In a setting where no medical oncologist is locally available (e.g. regional or remote areas), some components of less complex therapies may be delivered by a general practitioner or nurse with training and experience that enables credentialing and agreed scope of practice within this area. This should be in accordance with a detailed treatment plan or agreed protocol, and with communication as agreed with the medical oncologist or as clinically required.

The training and experience of the appropriate specialist should be documented.

Health service characteristics

To provide safe and quality care for patients having systemic therapy, health services should have these features:

  • a clearly defined path to emergency care and advice after hours
  • access to diagnostic pathology including basic haematology and biochemistry, and imaging
  • cytotoxic drugs prepared in a pharmacy with appropriate facilities
  • occupational health and safety guidelines regarding handling of cytotoxic drugs, including preparation, waste procedures and spill kits (eviQ 2019)
  • guidelines and protocols to deliver treatment safely (including dealing with extravasation of drugs)
  • coordination for combined therapy with radiation therapy, especially where facilities are not co-located
  • appropriate molecular pathology access.

Immune checkpoint inhibitors (PD-1 inhibitors) and targeted EGFR inhibitors have shown promise in treating locally advanced and metastatic SCC (Australian Cancer Society 2019; Chen et al. 2019). This is best done through a multidisciplinary team.

The key principle for precision medicine is prompt and clinically oriented communication and coordination with an accredited laboratory and pathologist. Tissue analysis is integral for access to emerging therapies and, as such, tissue specimens should be treated carefully to enable additional histopathological or molecular diagnostic tests in certain scenarios.

Early referral to palliative care can improve the quality of life for people with cancer and in some cases may be associated with survival benefits (Haines 2011; Temel at al. 2010; Zimmermann et al. 2014). This is particularly true for cancers with poor prognosis.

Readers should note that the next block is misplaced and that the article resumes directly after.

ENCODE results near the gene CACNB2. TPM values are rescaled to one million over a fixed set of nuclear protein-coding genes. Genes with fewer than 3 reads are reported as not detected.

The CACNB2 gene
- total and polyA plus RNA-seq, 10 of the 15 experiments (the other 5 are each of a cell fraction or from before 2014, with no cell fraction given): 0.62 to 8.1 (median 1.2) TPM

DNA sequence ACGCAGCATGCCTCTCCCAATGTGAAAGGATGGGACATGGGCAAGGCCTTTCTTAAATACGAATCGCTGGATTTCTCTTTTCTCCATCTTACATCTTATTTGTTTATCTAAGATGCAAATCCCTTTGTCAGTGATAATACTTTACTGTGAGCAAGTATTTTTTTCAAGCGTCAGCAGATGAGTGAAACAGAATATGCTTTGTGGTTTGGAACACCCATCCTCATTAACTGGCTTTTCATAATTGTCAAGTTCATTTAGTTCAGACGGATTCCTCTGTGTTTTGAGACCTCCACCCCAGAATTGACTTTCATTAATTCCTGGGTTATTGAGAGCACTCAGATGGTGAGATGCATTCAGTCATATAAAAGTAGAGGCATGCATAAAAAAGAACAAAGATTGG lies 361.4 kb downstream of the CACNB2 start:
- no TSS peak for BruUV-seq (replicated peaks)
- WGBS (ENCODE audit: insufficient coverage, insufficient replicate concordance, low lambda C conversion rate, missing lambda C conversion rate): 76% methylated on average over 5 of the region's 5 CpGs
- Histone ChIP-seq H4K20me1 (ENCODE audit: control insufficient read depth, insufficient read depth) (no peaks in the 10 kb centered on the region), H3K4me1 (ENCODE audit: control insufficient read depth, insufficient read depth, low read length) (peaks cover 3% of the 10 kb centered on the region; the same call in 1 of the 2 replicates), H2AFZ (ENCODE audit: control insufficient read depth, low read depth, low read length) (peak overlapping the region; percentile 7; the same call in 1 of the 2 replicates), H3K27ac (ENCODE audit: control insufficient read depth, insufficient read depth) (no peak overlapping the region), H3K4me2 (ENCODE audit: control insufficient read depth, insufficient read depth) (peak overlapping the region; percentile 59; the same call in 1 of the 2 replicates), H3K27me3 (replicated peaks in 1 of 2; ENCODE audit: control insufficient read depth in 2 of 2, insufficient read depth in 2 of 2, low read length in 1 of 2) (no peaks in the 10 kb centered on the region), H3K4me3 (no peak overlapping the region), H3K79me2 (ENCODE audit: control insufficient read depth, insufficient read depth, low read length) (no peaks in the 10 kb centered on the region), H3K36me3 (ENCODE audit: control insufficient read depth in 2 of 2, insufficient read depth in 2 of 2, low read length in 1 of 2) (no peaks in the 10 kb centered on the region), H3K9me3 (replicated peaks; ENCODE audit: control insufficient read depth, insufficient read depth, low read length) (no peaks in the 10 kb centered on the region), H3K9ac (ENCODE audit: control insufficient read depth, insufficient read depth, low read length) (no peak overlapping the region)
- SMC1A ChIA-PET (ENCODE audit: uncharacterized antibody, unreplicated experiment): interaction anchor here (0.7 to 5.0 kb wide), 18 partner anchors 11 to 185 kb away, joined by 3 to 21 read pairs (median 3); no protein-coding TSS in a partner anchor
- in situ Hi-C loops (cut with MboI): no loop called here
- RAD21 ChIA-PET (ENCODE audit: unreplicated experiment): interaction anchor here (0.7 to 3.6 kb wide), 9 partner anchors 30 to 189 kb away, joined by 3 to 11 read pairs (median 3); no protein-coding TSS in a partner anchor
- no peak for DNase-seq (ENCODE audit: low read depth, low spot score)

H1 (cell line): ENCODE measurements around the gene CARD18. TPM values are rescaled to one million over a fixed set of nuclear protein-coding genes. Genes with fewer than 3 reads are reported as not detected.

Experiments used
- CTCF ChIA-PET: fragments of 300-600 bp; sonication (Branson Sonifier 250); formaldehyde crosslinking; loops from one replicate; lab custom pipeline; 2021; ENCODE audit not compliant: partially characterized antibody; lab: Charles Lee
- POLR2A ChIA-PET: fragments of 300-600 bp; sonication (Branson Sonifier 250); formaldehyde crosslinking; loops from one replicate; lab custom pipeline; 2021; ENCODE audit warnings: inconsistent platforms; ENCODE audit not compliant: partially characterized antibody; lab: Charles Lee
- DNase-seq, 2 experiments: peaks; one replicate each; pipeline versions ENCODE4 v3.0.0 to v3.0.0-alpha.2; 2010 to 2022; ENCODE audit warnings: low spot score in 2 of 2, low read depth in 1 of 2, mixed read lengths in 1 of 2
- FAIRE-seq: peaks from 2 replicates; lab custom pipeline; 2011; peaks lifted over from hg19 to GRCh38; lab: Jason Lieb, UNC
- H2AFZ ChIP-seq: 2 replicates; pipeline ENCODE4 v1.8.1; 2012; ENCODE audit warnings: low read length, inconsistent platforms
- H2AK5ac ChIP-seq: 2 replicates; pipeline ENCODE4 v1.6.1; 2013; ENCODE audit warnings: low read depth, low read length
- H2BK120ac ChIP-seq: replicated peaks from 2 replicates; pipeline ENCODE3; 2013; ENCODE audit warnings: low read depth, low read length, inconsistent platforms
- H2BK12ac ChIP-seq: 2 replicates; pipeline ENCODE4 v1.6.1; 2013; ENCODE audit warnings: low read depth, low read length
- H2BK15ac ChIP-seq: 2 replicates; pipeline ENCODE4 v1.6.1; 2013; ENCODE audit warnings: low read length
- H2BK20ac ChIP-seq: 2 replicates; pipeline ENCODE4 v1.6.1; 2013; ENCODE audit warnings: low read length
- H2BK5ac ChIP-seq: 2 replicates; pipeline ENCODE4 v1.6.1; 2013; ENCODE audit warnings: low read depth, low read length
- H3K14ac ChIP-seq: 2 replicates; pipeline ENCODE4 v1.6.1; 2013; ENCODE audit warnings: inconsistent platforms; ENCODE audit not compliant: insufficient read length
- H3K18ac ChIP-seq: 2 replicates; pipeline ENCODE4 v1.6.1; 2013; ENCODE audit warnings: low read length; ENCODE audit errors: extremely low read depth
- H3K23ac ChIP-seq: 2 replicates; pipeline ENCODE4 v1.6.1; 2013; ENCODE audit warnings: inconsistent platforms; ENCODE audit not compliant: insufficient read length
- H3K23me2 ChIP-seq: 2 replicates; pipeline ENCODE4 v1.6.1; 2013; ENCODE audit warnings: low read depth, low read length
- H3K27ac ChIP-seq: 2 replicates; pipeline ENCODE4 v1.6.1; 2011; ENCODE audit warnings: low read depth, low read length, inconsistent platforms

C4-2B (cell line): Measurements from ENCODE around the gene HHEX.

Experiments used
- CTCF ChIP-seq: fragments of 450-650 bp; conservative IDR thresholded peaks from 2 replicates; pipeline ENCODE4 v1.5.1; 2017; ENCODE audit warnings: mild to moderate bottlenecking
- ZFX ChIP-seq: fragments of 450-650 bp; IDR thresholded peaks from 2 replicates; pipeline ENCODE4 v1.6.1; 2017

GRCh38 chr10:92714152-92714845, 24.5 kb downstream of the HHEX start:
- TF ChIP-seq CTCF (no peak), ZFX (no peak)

The lead clinician should ensure patients receive timely and appropriate referral to palliative care services. Referral should be based on need rather than prognosis. Emphasise the value of palliative care in improving symptom management and quality of life to patients and their carers.

The ‘Dying to Talk’ resource may help health professionals when initiating discussions with patients about future care needs (see ‘More information’). Ensure that carers and families receive information, support and guidance about their role in palliative care (Palliative Care Australia 2018).

Patients, with support from their family or carer and treating team, should be encouraged to consider appointing a substitute decision-maker and to complete an advance care directive.

Refer to Step 6 for a more detailed description of managing patients with recurrent, residual or metastatic disease.

More information

These online resources are useful:

The team should support the patient to participate in research or clinical trials where available and appropriate. Many emerging treatments are only available on clinical trials that may require referral to certain trial centres.

For more information visit the Cancer Australia website.

See validated screening tools mentioned in Principle 4 ‘Supportive care’.

A number of specific challenges and needs may arise for patients at this time:

  • assistance for dealing with emotional and psychological issues, including body image concerns, fatigue, quitting smoking, traumatic experiences, existential anxiety, treatment phobias, anxiety/depression, interpersonal problems and sexuality concerns
  • potential isolation from normal support networks, particularly for rural patients who are staying away from home for treatment
  • management of physical symptoms such as pain and paraesthesia
  • disfigurement and scarring from appearance-altering treatment (and possible need for a prosthetic), which may require referral to a specialist plastic surgeon, psychologist, psychiatrist or social worker
  • possible wound complications following surgery require appropriate care by the practitioner who performed the surgery and/or the patient’s general practitioner, or a plastic and reconstructive surgeon
  • lymphoedema, which may require referral to a trained lymphoedema practitioner
  • decline in mobility or functional status as a result of treatment
  • assistance with beginning or resuming regular exercise with referral to an exercise physiologist or physiotherapist (COSA 2018; Hayes et al. 2019).